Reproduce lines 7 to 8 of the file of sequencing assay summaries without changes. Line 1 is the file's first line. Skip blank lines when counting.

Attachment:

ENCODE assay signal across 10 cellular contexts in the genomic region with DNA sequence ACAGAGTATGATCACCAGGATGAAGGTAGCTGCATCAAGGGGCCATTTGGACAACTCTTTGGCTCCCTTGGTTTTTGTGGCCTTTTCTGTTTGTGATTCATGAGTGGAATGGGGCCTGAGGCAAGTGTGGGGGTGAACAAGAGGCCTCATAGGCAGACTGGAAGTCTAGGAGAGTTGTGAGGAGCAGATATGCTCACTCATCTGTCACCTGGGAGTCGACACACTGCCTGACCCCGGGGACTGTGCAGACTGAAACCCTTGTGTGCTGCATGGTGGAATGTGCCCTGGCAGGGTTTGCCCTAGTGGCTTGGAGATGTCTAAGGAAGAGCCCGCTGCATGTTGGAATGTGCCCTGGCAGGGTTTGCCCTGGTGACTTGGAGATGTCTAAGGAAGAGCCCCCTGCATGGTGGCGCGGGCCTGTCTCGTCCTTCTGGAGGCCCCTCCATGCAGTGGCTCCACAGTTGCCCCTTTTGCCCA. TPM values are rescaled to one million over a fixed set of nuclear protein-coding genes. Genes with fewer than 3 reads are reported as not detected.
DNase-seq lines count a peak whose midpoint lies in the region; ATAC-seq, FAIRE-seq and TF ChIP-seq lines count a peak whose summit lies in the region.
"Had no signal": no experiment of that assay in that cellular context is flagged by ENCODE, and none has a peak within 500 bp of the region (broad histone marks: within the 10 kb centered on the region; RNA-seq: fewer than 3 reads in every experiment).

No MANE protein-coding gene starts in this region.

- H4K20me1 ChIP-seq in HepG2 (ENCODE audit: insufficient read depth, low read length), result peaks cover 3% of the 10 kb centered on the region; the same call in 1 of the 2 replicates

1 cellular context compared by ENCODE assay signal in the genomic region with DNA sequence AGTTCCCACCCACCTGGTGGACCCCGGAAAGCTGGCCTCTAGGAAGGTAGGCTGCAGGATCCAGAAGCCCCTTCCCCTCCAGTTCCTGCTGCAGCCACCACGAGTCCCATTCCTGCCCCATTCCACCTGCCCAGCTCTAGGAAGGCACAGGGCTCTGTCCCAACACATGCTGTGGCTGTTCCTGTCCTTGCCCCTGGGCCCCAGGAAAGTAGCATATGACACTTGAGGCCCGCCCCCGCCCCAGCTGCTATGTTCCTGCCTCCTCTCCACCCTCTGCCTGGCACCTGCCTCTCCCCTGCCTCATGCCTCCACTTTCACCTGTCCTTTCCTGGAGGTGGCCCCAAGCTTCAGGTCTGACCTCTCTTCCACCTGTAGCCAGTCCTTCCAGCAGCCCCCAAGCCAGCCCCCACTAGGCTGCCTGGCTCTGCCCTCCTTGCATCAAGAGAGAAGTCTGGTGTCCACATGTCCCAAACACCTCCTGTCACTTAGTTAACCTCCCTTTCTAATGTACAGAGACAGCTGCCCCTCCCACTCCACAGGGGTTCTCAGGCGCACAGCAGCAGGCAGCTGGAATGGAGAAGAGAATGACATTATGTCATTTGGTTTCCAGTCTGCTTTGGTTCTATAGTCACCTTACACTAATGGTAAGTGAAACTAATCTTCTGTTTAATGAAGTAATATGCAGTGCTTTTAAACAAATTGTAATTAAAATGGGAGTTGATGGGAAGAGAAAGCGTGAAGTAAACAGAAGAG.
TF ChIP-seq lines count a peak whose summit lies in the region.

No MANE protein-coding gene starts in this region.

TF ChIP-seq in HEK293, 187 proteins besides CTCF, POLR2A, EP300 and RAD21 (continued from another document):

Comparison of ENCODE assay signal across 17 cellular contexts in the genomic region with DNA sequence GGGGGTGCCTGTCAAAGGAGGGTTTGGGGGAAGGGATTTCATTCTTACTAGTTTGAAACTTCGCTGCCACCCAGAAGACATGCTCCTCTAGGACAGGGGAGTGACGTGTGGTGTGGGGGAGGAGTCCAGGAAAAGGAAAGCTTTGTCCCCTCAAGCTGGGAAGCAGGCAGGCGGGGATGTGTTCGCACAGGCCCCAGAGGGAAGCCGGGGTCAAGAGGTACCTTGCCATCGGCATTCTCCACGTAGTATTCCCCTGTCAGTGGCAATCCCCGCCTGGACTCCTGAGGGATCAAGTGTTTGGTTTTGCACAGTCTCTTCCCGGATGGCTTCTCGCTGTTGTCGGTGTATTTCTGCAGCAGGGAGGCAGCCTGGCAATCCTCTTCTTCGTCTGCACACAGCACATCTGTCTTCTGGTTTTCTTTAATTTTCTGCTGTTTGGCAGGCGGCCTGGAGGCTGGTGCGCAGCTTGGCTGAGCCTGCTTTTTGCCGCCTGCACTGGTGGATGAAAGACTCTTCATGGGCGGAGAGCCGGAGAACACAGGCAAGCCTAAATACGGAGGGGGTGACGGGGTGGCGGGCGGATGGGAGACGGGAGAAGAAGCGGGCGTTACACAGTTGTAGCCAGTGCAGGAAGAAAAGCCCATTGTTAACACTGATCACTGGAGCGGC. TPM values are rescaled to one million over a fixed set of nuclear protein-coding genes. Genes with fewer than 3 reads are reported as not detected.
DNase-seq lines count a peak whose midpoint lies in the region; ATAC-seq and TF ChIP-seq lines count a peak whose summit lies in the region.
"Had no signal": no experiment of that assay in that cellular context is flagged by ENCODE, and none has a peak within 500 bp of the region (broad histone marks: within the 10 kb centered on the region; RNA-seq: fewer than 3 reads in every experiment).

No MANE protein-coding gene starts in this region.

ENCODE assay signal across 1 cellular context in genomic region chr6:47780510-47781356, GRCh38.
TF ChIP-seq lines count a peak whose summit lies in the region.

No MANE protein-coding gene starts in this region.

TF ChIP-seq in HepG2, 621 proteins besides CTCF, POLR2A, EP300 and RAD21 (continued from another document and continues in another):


TF ChIP-seq lines count a peak whose summit lies in the region.

No MANE protein-coding gene starts in this region.